Ngali the Gun
by Kevin Wilson
The seafront tavern was dim and stank of alcohol and other, less pleasant smells, but there were voices in it this night filled with the wonder of a child who has seen his first rainbow. A crowd of fishermen and sailors, typically gruff, unfriendly folk, were gathered around the feet of a man with long unkempt hair and dark, rich skin, like the bitter chocolate occasionally imported from the tropics.
A fisherman sitting at the stranger's knee pressed a cup of cider into his hand, and he drank from it gratefully. The man looked around at his fidgeting audience, cleared his throat, and took another sip before speaking in the strange, musical accent that, along with his remarkable skin, had convinced them to hear his tale.
"My name is Ngali the Gun. I am the third child of Kabata and Manu, both catchers of fish. I hail from the island of Kanuba, which I doubt any of you have ever heard of. It was not so long ago that I was terrified of the sea, who we of my island know as the god Nul. Only with the coming of your enormous ships and the tales of the many places far over Nul's back convinced me to go on a sea voyage, so here I am today in front of you."
He paused and took another sip of cider here, looking thoughtful. "Ah, but I have promised you the story of how I got my name, and not the history of my home, have I not?" Murmurs of agreement rustled through the room, and Ngali smiled. Some fish had two legs, but he could catch them in his nets as easily as the rest. "Of course, it would be much easier to tell the story if only that delicious smelling stew were not distracting my empty belly." Quickly, a bowl of stew, and a piece of bread were set before him Unlike his brethren, Ngali liked the Thean meats. He was sure he would miss it when he returned home. "My thanks. Now, to the story."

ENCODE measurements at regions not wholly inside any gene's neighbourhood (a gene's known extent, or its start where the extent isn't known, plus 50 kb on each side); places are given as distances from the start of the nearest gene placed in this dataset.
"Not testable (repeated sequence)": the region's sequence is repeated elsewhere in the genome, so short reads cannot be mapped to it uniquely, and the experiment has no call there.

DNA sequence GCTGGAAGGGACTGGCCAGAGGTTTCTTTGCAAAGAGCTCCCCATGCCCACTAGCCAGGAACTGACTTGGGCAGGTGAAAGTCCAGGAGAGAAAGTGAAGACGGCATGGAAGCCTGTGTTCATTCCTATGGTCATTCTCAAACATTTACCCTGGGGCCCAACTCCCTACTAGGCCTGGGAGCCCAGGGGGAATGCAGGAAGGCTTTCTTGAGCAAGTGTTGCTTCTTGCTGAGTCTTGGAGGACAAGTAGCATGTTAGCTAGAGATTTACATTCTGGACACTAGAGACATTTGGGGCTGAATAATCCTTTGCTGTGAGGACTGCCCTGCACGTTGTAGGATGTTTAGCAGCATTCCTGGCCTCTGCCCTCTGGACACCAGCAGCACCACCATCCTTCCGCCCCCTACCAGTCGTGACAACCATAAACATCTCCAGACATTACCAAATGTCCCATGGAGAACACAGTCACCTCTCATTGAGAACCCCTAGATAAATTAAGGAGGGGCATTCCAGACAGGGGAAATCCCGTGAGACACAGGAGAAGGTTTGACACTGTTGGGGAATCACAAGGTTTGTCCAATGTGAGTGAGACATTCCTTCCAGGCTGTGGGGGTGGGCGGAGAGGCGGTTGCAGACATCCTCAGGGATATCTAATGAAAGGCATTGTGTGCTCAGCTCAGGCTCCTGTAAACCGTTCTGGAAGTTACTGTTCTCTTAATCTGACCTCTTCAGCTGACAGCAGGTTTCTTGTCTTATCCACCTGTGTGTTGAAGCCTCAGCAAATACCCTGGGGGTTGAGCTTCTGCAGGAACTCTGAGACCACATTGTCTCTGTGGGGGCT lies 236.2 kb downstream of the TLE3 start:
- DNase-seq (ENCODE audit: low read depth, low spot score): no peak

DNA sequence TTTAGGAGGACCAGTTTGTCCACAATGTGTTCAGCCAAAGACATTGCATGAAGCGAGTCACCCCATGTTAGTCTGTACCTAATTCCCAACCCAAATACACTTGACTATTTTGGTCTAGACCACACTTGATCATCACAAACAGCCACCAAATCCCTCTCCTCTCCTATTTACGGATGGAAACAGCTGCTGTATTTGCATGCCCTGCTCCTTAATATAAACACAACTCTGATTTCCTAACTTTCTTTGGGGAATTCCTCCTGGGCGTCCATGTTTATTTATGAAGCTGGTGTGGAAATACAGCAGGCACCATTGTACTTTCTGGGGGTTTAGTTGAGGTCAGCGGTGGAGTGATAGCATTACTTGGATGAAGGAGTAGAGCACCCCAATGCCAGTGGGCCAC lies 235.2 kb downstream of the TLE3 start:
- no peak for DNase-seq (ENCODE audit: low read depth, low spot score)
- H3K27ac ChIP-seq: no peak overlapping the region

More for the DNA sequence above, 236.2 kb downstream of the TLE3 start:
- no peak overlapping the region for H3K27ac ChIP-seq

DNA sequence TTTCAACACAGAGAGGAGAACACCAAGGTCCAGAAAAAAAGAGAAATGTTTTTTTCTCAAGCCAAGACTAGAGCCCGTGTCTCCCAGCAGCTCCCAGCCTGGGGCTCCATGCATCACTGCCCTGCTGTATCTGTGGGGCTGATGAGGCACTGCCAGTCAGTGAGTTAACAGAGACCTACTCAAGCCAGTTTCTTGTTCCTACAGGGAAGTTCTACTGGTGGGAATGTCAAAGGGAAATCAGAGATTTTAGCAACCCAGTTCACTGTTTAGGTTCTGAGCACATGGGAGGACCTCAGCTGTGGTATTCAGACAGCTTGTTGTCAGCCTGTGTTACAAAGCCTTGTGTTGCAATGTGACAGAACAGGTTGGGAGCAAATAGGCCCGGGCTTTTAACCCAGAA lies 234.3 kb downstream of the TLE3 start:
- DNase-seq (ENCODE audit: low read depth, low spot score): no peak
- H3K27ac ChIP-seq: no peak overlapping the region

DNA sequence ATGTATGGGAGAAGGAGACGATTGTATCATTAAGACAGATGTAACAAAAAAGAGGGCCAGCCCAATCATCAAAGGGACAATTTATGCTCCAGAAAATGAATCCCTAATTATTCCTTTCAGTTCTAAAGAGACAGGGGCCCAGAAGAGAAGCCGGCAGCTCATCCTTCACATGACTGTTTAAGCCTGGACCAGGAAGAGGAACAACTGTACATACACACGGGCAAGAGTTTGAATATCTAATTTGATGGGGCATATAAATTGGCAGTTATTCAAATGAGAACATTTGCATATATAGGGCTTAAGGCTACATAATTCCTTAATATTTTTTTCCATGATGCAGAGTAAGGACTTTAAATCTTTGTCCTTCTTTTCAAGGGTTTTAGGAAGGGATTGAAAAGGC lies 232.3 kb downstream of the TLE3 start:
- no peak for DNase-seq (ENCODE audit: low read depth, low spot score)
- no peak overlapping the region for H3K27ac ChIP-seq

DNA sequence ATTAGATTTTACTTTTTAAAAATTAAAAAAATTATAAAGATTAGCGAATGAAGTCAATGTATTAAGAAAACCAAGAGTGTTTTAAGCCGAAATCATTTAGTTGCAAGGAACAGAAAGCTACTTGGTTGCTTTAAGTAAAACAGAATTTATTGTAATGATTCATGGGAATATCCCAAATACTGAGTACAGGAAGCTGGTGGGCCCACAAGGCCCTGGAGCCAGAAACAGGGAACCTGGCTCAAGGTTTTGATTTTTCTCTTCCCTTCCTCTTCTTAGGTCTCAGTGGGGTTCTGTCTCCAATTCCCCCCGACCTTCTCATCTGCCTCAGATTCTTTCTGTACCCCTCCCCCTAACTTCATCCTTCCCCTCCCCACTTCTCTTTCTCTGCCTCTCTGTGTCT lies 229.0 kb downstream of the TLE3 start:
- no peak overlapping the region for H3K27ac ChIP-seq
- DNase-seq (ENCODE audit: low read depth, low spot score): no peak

His eyes, black as midnight, glittered as he leaned them, extending his arms. "My name was once simply Ngali, but three days after your ships landed on Kanuba, my life was changed. I was walking with one of your people along the beach ? a man named Tom when he showed me a strange stick. I asked him what it was, and, he smiled at my innocence, and told me it was a gun. Then asked him what it did, and he pointed at a bird saying 'Watch the bird, Ngali. I will show: you.' Then he raised the stick to his shoulder, looked down its length, and pulled back on part of the stick."
Ngali once again took a sip of the stew. He smiled. knowing that the men liked his story enough to wait.
"There was a clap of thunder, and I looked up at Mata the sky, certain that she was about to kill us with her spears. When I looked back down, the bird was dead. It had a hole in it, and I was confused, but Tom said that the gun had thrown a tiny spear at the bird that I could not see it.
"I gave him no peace then, asking him always about the gun, until he finally gave it to me, saying that I must ask no more questions. Now, because I was the first Kanu with a gun, I became known as Ngali the Gun. That, is my story, and it is true." He smiled at them. "Now, let me eat my stew, and I will tell you the tale of the time Nul drank my father and only gave him back after I shot his waters with my gun." Smiling at the enthralled men, and how simple it was to amuse them, Ngali ate his stew.